Growing up in the age of grunge, Salmonella tea reminded me of the flannel-wearing guitar heroes of my youth, check out Nirvana’s Pennyroyal Tea below. This MTV unplugged special actually did blow my mind when I was 14.

Cilantro recalled after Salmonella test; no one sick

Fresh herbs are particularly prone to bacterial contamination: parsley, basil, and especially cilantro.

Sweet Superior Fruit Co, based in McAllen, Texas, announced Saturday it is recalling 104 crates of fresh cilantro over concerns of possible salmonella contamination discovered through testing by the U.S. Food and Drug Administration.

The company says no illnesses have been reported.

The company said the potentially contaminated cilantro was sold July 13-16 at its McAllen facility. Sweet Superior Fruit said it may have been sold again by retail outlets in the McAllen area or used to manufacture additional products.

Sweet Superior Fruit is urging companies to try to recall the product and telling consumers to return it or throw it away.

Fresh Anaheim peppers pulled from Wegmans on Salmonella suspicion

Wegmans has removed fresh Anaheim peppers from its Produce departments due to the possibility of salmonella contamination.  The FDA is currently investigating the situation.

If you still have Anaheim peppers, please throw them away.  Do not return them to the store.  You may go to the service desk for information on receiving a refund.

For more information, please call Wegmans Consumer Affairs at 1-800-934-6267, x-4760, Monday through Friday, 8am-5pm.

Sprout farm to begin testing for listeria

Close to 15,000 pounds of Chang Farm bean and soy sprouts were recalled from retailers and restaurants in four northeastern states last week after Listeria monocytogenes was found in a bag of sprouts at a retail store.

Speaking for the company, Sidney Chang said,

"We followed FDA guidelines to test for salmonella and E. coli 0517:H7. We don’t test for listeria, because they don’t require that."


It is consumers who ultimately decide which food companies stay in business and make a profit, and consumers demand food that is free of all pathogens.

Is Chang Farm willing to step it up?

As stated in an article by The Packer,

“We want to make sure our facility is safe," Chang said. "We’re going to add more measures. We thought we were doing the right things.”

Valley Meats ground beef recalled due to E. coli

Almost 100,000 pounds of ground beef are being recalled today after an epidemiological investigation linked E. coli O157:H7 infections in three states to the products.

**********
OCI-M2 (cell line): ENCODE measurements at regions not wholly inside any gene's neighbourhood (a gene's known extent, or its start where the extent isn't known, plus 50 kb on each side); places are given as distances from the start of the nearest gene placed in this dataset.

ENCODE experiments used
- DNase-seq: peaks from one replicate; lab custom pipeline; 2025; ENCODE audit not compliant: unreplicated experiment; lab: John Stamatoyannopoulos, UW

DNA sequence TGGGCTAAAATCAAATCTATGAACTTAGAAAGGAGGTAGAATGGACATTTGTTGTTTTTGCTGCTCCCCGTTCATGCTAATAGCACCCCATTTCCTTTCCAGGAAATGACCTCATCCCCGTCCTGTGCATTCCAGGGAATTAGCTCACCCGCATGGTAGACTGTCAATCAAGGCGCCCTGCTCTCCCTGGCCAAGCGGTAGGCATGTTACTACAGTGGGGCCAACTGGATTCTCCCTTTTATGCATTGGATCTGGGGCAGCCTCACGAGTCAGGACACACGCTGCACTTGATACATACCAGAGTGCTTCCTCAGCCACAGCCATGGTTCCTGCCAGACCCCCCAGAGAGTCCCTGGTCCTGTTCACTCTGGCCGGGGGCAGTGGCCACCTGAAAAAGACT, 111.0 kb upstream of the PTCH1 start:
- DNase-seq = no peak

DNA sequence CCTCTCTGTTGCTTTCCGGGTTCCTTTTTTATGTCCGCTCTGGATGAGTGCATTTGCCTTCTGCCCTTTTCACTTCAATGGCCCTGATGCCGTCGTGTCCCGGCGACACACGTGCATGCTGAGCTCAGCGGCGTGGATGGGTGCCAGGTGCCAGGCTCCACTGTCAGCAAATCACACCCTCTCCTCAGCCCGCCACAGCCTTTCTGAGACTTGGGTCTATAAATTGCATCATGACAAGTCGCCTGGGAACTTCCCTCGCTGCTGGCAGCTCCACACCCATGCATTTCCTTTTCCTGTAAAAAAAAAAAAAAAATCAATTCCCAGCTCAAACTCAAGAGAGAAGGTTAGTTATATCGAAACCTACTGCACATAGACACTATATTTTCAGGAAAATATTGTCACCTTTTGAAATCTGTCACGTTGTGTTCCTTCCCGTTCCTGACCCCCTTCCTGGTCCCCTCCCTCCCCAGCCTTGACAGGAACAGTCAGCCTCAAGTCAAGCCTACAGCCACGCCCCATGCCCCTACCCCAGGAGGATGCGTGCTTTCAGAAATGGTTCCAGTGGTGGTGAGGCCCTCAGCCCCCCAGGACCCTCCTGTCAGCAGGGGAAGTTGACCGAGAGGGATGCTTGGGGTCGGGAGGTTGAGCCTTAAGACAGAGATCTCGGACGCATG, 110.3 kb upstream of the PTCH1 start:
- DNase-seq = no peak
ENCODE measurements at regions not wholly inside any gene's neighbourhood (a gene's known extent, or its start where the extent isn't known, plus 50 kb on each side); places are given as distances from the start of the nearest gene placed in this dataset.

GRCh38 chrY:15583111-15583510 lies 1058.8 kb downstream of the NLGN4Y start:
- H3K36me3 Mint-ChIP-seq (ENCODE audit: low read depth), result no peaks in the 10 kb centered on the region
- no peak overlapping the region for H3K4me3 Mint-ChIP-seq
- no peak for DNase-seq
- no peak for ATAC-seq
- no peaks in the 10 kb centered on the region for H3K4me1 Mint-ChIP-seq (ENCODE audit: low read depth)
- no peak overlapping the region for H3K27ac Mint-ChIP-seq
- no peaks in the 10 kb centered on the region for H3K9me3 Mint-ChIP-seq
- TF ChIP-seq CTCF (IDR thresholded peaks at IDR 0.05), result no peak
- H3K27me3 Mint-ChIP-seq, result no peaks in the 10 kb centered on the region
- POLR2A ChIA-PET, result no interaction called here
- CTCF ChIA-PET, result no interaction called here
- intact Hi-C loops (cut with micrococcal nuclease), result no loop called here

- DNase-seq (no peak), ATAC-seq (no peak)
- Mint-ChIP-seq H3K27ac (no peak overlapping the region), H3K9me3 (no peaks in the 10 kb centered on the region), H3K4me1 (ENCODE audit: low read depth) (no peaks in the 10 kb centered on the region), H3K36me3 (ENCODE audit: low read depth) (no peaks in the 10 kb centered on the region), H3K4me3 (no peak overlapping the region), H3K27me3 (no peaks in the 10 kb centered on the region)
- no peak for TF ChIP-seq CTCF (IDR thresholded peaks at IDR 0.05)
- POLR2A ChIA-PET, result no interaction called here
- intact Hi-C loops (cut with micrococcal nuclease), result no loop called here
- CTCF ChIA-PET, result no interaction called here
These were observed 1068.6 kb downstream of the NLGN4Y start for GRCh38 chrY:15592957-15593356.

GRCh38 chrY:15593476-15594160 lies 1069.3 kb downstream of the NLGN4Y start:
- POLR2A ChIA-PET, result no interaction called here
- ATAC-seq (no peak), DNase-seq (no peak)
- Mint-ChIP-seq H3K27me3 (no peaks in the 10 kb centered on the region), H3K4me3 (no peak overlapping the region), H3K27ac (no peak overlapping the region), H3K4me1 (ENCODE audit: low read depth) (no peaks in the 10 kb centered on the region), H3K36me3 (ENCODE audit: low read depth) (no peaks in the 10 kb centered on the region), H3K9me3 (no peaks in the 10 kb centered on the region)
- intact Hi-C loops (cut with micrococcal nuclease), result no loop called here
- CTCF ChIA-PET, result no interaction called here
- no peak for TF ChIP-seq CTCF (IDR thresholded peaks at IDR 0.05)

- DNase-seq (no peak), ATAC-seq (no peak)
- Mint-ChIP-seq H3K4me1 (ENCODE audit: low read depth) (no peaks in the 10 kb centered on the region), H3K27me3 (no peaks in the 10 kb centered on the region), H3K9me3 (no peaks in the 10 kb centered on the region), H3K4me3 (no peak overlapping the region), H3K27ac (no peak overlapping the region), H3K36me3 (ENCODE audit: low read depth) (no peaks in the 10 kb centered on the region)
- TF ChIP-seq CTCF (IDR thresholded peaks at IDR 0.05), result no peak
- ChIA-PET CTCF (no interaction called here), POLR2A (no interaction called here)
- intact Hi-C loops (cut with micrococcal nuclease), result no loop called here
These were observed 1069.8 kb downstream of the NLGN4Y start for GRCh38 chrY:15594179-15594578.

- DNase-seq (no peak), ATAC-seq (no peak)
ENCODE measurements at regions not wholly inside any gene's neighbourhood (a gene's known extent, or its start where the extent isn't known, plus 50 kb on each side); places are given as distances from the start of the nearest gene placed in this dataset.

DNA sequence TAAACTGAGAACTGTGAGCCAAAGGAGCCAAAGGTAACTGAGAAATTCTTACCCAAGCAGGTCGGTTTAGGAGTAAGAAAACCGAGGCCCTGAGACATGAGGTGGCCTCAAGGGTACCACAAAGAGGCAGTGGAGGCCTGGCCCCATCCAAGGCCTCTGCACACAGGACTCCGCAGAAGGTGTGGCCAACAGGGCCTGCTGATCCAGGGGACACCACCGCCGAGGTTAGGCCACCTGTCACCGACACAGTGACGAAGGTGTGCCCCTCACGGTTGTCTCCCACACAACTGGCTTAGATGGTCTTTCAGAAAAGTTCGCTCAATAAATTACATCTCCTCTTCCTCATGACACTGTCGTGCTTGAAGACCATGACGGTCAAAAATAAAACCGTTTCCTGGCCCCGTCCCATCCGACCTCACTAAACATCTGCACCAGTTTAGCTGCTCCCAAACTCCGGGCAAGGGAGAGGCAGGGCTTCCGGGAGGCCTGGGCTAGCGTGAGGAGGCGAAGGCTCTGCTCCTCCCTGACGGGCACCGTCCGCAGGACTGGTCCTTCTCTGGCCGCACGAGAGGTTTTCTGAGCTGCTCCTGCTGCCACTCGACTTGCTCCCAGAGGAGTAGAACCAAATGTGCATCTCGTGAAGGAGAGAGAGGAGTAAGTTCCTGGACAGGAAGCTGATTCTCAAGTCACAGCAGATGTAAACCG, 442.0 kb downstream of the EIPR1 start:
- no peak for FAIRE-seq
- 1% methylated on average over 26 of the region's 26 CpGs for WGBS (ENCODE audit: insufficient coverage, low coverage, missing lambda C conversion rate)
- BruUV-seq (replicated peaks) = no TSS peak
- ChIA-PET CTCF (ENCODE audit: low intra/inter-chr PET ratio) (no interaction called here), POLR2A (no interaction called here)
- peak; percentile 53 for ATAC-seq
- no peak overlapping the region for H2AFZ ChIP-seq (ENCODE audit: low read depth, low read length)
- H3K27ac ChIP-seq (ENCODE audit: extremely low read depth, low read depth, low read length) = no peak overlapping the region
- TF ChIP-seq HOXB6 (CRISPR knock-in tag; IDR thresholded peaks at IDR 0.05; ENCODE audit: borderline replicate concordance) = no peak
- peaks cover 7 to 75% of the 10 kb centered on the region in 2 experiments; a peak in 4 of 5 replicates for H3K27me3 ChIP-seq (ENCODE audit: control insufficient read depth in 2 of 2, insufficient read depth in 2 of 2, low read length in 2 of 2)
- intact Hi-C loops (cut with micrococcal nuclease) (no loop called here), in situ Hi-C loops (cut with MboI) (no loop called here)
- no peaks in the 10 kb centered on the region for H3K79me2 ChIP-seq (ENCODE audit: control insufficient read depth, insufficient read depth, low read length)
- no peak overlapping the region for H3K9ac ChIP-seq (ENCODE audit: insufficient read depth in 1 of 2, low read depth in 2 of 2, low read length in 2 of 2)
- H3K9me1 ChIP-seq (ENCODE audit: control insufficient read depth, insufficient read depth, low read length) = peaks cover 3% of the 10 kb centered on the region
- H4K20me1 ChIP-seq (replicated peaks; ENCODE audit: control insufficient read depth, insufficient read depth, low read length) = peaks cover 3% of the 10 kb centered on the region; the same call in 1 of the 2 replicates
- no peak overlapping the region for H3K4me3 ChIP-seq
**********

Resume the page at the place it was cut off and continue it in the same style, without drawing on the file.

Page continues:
The meat—sold frozen as ground beef, chopped steak, and pre-formed patties—was produced by Valley Meats LLC of Coal Valley, Illinois, on March 10, 2009 and distributed to various consignees nationwide.

A USDA FSIS press release states,

“The problem was discovered through an epidemiological investigation of illnesses. On May 13, 2009, FSIS was informed by the Ohio Department of Health of a cluster of
E. coli O157:H7 infections. Illnesses have been reported in Ohio, Pennsylvania, and Illinois.”

The pathogen, found in the poop of warm-blooded animals, can be killed with sufficient heat

However, as the president and chief executive of the American Frozen Food Institute, Kraig R. Naasz, stated today in a letter to the editor of the New York Times,

“While food safety is a shared responsibility among food producers, government agencies and consumers, we recognize that the primary responsibility rests with food producers. Providing consumers with safe and nutritious products is a responsibility frozen food producers stake their names and reputations on.”

The letter was written in response to the Times’ May 15 article on frozen entrees, which Naasz felt did not “fully depict the frozen food industry’s commitment to product safety.”

With the name and reputation of Valley Meats on the line, will they be able to demonstrate a similar commitment to the safety of food? As the data on those sickened by Valley Meats’ products are released, it’s likely we’ll find out.

Food Safety Working Group hears ‘good is simply not good enough’

A White House Food Safety Working Group Listening Session was held Wednesday that marked "the beginning of a significant and critical process that will fully review the safety of our nation’s food supply," according to USDA Secretary Tom Vilsack.